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Camp Summit of Summitville, Inc. v. Visinski

UNITED STATES DISTRICT COURT SOUTHERN DISTRICT OF NEW YORK


April 13, 2007

CAMP SUMMIT OF SUMMITVILLE, INC., PLAINTIFF,
v.
SHELLIE SANTAY VISINSKI, DEFENDANT.

The opinion of the court was delivered by: McMahon, J.

DECISION AND ORDER GRANTING IN PART AND DENYING IN PART PLAINTIFF'S MOTION TO DISMISS THE COUNTERCLAIMS

Defendant/counterclaim-plaintiff Shellie Santay Visinski ("defendant" or "Visinski") brings this counterclaim against plaintiff/counterclaim-defendant Camp Summit of Summitville, Inc. ("plaintiff" or "Camp Summit"), alleging that plaintiff committed a slew of unlawful acts in connection with its short-lived employment of Visinski as its camp director.

Prior to joining Camp Summit, Visinski served for ten years as camp director at another summer camp, Camp Pocono Ridge ("Pocono Ridge"). When Pocono Ridge's owners sold the camp in September 2005, Visinski purchased Pocono Ridge's tradename and its list of current campers. Employment negotiations between Visinski and Camp Summit -- which began in Spring 2005, when Summit first became aware that Pocono Ridge would be sold -- eventually led to an oral agreement in October 2005.

Under the various terms of this oral contract, Visinski became Camp Summit's full-time camp director, and Summit agreed to pay Visinski commissions on tuition paid by former Pocono Ridge campers whom Visinski enrolled at Summit. The parties further agreed that the 2006 summer season would be called "Pocono Ridge at Camp Summit," Summit and Pocono Ridge would merge their camper databases for the 2006 season, and Summit would be permitted to use the Pocono Ridge tradename for the 2006 season (but defendant otherwise retained ownership of the tradename). Summit also granted Visinski the right to acquire an ownership interest in Summit if certain conditions were met.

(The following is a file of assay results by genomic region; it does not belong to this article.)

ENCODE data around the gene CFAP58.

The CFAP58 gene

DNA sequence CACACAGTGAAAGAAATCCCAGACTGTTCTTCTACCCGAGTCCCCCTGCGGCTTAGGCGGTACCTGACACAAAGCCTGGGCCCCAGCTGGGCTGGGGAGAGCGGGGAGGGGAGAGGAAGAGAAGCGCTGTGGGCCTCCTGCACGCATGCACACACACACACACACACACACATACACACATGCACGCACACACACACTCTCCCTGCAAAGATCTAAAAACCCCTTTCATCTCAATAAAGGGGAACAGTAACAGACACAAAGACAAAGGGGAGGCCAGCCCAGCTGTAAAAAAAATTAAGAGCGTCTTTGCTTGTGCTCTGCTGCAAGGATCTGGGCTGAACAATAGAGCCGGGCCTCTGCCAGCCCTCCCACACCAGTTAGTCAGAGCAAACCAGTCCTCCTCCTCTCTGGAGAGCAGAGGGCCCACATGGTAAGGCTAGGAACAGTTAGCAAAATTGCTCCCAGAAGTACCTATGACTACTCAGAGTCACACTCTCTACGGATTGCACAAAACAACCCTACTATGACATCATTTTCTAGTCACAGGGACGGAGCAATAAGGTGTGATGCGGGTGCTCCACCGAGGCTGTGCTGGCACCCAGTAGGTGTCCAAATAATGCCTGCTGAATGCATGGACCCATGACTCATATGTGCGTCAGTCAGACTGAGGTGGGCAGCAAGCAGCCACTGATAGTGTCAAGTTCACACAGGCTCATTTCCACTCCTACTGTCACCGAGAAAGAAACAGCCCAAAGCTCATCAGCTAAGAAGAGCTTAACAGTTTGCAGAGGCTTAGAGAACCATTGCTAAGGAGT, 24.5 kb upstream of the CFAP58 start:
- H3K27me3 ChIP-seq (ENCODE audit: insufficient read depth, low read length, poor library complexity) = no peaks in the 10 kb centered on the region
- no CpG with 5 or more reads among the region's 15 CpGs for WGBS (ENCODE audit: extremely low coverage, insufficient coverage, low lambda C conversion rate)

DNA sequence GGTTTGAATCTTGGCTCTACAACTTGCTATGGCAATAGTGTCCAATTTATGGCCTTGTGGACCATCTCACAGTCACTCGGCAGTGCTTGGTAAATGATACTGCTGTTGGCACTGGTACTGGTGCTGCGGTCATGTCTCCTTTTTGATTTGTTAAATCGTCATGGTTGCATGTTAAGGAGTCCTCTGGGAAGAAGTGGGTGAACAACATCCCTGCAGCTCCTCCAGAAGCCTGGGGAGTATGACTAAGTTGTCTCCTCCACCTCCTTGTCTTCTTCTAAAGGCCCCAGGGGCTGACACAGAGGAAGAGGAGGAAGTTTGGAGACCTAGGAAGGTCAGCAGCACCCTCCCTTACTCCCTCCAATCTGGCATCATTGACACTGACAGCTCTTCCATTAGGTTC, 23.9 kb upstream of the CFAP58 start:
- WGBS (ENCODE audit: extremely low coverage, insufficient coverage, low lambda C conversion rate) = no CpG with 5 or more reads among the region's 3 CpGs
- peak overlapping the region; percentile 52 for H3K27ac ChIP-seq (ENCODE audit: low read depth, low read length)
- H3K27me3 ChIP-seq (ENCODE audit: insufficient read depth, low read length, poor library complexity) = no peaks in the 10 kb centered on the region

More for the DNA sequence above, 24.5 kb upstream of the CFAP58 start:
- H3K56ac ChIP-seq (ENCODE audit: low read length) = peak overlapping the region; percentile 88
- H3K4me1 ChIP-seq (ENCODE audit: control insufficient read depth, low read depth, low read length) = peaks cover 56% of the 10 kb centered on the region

Visinski began working for Camp Summit immediately in October 2005, recruiting over 100 campers to attend Summit's 2006 season. However, allegedly because no written agreement had been signed by the parties, Visinski enrolled campers using her own form (rather than Summit's enrollment form), and she asked parents to make tuition payments directly to an entity that Visinski owned and operated (rather than to Summit).

By early 2006, the relationship between the parties began to deteriorate, and in May 2006, Camp Summit terminated Visinski's employment and hired another camp director. However, Summit continued to use the tradename and camper list owned by defendant as it prepared for the 2006 summer.

Visinski's counterclaim alleges twelve separate causes of action: trademark violations and infringement (count one), unfair competition (count two), tortious interference (count three), fraud, deceit, misrepresentation (count four), breach of contract (count five), lack of good faith or fair dealing (count six), quantum meruit/unjust enrichment (count seven), defamation (count eight), conversion (count nine), loss of business for unlawful use of confidential information (count ten), unlawful appropriation of defendant's identity or person (count eleven), and intentional or negligent infliction of emotional distress (count twelve).

Camp Summit moves to dismiss counts three, four, five, six, eight, nine, ten, and twelve.

For the reasons stated below, plaintiff's motion to dismiss the fifth cause of action is denied, but its motion to dismiss the third, fourth, sixth, eighth, ninth, tenth and twelfth causes of action is granted.

I. Background

The following well-pleaded facts are presumed true.